Trump, Trudeau meet at the White House amid new NAFTA talks

Katrina Barker
October 13, 2017

The US president said if there was no deal on the NAFTA, it would be terminated.

Hosting the Canadian prime minister at the Oval Office, Trump said the United States had "a tough negotiation" over NAFTA ahead, which also includes Mexico, adding that it had to be fair to all countries.

"We share a series of values with Canada: high wages, rigorous environmental standards, individual freedoms, and a commitment to shared prosperity".

The White House declined to comment on the NAFTA talks, and the U.S. Trade Representative's press office didn't immediately respond to a request for comment. "So we'll see what happens with Nafta, but I've been opposed to Nafta for a long time, in terms of the fairness of Nafta".

Trudeau will travel to Mexico on Thursday to hold additional NAFTA talks with his Mexican counterpart, Enrique Pena Nieto. The business lobby group said there were "several poison pill proposals" put on the table by the U.S. that could tank the renegotiations.

"There's a path to be optimistic", he said.

"I think it's been clear that circumstances are often challenging, and we have to be ready for anything — and we are", Trudeau said.

Britain is now negotiating the terms of its divorce from the European Union though Prime Minister Theresa May is pushing to move onto discussions about a major free trade deal with the world's biggest trading bloc.

Mexico and Canada would fare better because they previously charged higher tariffs than the United States and would revert to those levels.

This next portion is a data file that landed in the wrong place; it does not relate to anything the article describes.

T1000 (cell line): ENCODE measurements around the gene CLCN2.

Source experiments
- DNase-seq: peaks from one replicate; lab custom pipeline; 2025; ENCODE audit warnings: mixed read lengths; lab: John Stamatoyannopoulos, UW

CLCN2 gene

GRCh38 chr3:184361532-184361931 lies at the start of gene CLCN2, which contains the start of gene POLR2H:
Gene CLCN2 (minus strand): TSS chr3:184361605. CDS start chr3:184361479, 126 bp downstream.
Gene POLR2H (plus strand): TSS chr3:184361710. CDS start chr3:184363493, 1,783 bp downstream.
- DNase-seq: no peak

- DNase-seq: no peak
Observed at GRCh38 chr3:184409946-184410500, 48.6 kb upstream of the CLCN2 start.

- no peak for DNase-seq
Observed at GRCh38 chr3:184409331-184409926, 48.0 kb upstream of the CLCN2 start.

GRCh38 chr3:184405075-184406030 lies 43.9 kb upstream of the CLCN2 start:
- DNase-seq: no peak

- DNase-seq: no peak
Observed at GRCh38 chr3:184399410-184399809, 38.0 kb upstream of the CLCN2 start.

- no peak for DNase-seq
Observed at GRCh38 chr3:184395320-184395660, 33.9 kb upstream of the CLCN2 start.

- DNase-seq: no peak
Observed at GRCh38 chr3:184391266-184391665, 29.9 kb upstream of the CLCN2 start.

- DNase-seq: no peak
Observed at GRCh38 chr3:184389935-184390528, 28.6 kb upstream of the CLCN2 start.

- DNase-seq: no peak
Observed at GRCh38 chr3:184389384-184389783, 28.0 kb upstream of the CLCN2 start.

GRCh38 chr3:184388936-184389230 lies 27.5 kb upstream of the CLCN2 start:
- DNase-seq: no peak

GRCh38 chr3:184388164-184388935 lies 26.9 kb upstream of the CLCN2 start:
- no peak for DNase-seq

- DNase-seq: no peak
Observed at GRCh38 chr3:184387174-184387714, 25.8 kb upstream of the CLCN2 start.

The study, released as NAFTA negotiators from the U.S., Canada and Mexico meet in the Washington, D.C. suburbs, found that a 35 percent tariff that would be placed on auto parts that are made in the U.S. and shipped to Canada or Mexico without the trade agreement's duty-free treatment would result in a job loss of 25,000 to 50,000 in the parts supplier industry. But Mexican leaders have also warned that talks must conclude early next year before their presidential election campaign gets underway.

The U.S. Chamber of Commerce on Tuesday accused Trump's administration of trying to sabotage the talks with "poison pill proposals", including demands for more favorable treatment for the U.S. side on vehicle production, and a "sunset clause" to force regular negotiations. "There are several poison-pill proposals still on the table that could doom the entire deal", Donohue said. "It makes sense to modernize it", said Glenn Hamer, president and CEO of the Arizona Chamber of Commerce.

The figure is dwarfed by their trade with the USA: more than $480 billion a year ago for Mexico and more than $540 billion for Canada. Under the U.S. proposal, America would require more to be made in the country and less sourced from other members of the block.

The proposals call for North American content, overall, to rise to 85 percent from the current 62.5 percent.

But there is still some uncertainty whether Trump is deploying tough negotiating bluster or is seriously considering scuppering the agreement.

If the North American Free Trade Agreement survives the renegotiation effort, The United Kingdom may be interested in joining the pact.

Other reports by AllAboutTopnews

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